Ralph Waldo Emerson Transcendentalism - PowerPoint PPT Presentation


PPT – Ralph Waldo Emerson Transcendentalism PowerPoint presentation | free to download - id: 3ee839-YzI1M


The Adobe Flash plugin is needed to view this content

Get the plugin now

View by Category
About This Presentation

Ralph Waldo Emerson Transcendentalism


Ralph Waldo Emerson Transcendentalism Hao Guilian, Ph.D. Yunnan Normal University Fall, 2009 Historical Background-1 During the colonial and revolutionary periods ... – PowerPoint PPT presentation

Number of Views:311
Avg rating:3.0/5.0
Slides: 15
Provided by: 6649303


Write a Comment
User Comments (0)
Transcript and Presenter's Notes

Title: Ralph Waldo Emerson Transcendentalism

Ralph Waldo EmersonTranscendentalism
  • Hao Guilian, Ph.D.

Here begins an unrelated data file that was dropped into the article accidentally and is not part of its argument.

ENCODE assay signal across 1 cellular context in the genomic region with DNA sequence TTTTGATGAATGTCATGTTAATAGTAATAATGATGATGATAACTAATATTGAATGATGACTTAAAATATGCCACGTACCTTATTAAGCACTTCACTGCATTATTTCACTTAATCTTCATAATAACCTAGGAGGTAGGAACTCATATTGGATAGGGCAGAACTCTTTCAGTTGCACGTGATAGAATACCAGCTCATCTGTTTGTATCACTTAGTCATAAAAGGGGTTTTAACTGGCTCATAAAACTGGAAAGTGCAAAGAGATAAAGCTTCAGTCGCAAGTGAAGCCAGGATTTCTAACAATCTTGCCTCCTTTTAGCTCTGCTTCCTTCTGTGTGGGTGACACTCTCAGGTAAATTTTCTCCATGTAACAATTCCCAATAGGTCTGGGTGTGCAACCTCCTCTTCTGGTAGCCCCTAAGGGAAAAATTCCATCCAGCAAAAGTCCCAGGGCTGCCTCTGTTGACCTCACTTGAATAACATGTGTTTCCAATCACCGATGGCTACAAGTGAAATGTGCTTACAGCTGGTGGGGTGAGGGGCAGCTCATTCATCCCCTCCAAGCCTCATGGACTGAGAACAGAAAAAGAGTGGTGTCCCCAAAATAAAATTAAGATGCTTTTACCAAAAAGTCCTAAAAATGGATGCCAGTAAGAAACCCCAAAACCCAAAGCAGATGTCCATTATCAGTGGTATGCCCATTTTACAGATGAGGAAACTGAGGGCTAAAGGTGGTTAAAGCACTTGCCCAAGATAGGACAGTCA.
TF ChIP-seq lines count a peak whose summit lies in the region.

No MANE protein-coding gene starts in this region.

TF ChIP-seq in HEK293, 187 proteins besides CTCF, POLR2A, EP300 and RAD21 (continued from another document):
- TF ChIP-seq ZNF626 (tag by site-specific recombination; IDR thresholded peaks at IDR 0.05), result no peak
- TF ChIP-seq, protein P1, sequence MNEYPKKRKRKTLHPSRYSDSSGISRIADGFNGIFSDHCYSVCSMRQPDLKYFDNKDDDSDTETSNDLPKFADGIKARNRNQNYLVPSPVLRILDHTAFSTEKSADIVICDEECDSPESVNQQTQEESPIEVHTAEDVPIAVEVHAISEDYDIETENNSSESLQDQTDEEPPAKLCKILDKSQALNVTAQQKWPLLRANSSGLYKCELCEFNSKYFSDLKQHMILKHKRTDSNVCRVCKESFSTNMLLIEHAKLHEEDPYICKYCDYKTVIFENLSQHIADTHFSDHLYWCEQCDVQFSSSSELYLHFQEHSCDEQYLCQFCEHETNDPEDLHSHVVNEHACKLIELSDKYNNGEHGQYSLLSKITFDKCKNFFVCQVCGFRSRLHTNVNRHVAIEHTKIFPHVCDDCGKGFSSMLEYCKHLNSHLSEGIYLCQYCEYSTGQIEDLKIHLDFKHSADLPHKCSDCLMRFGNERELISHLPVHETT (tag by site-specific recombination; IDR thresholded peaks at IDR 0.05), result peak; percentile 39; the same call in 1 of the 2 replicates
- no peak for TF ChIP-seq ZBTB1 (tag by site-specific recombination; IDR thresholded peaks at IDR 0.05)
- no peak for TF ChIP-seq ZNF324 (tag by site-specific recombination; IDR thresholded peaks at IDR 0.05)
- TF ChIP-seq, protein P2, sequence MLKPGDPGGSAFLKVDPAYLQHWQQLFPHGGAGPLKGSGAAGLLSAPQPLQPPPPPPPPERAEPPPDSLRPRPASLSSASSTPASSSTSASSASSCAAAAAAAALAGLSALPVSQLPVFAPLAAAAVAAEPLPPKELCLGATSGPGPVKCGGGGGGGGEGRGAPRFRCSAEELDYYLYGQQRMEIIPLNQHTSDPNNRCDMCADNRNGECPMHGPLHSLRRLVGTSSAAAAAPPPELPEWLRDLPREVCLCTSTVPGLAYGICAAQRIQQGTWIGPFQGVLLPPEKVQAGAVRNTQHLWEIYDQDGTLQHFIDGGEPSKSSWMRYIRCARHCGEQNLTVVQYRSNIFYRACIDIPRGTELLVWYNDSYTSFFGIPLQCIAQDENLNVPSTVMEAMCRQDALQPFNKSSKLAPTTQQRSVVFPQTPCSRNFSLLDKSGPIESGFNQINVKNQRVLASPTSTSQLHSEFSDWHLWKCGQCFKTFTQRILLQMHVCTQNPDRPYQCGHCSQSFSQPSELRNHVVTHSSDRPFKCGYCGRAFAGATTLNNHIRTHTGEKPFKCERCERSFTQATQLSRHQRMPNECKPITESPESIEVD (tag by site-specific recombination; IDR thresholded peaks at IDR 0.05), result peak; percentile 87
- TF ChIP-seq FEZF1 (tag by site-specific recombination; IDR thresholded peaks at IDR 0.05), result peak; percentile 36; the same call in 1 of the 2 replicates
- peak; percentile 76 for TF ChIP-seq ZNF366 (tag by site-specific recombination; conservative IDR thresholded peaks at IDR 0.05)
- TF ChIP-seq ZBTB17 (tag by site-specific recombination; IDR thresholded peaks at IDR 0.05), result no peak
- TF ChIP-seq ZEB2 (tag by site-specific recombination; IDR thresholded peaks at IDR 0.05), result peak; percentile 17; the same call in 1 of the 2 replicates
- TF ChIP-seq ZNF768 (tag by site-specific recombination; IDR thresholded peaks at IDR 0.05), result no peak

• Yunnan Normal University
  • Fall, 2009

Historical Background-1
  • During the colonial and revolutionary periods
    American culture struggled for survival. During
    the early nineteenth century it struggled for
    individuality. By mid-century it was struggling
    for greatness.
  • A remarkable outburst of creativity marked this
    time, especially the years 1840 -1855. Two famous
    books about this time---American Renaissance and
    The Flowering of New England ---suggest in their
    titles the extraordinary quality of this period.

Historical Background-2
  • A renaissance is a rebirth, a vital period in a
    culture, a ripeness that calls forth a
    concentration of great writers and artists. Such
    flowering periods took place in ancient Athens,
    in fifteenth- and sixteenth-century Italy, and in
    Elizabethan England. The United States, by
    mid-nineteenth century, began to flower. It had
    achieved self-confidence, prosperity, and a
    settled and mature culture. American
    expansiveness and the assertion of individualism
    seemed to demand a great literature to celebrate
    and explain---and to criticize as well---the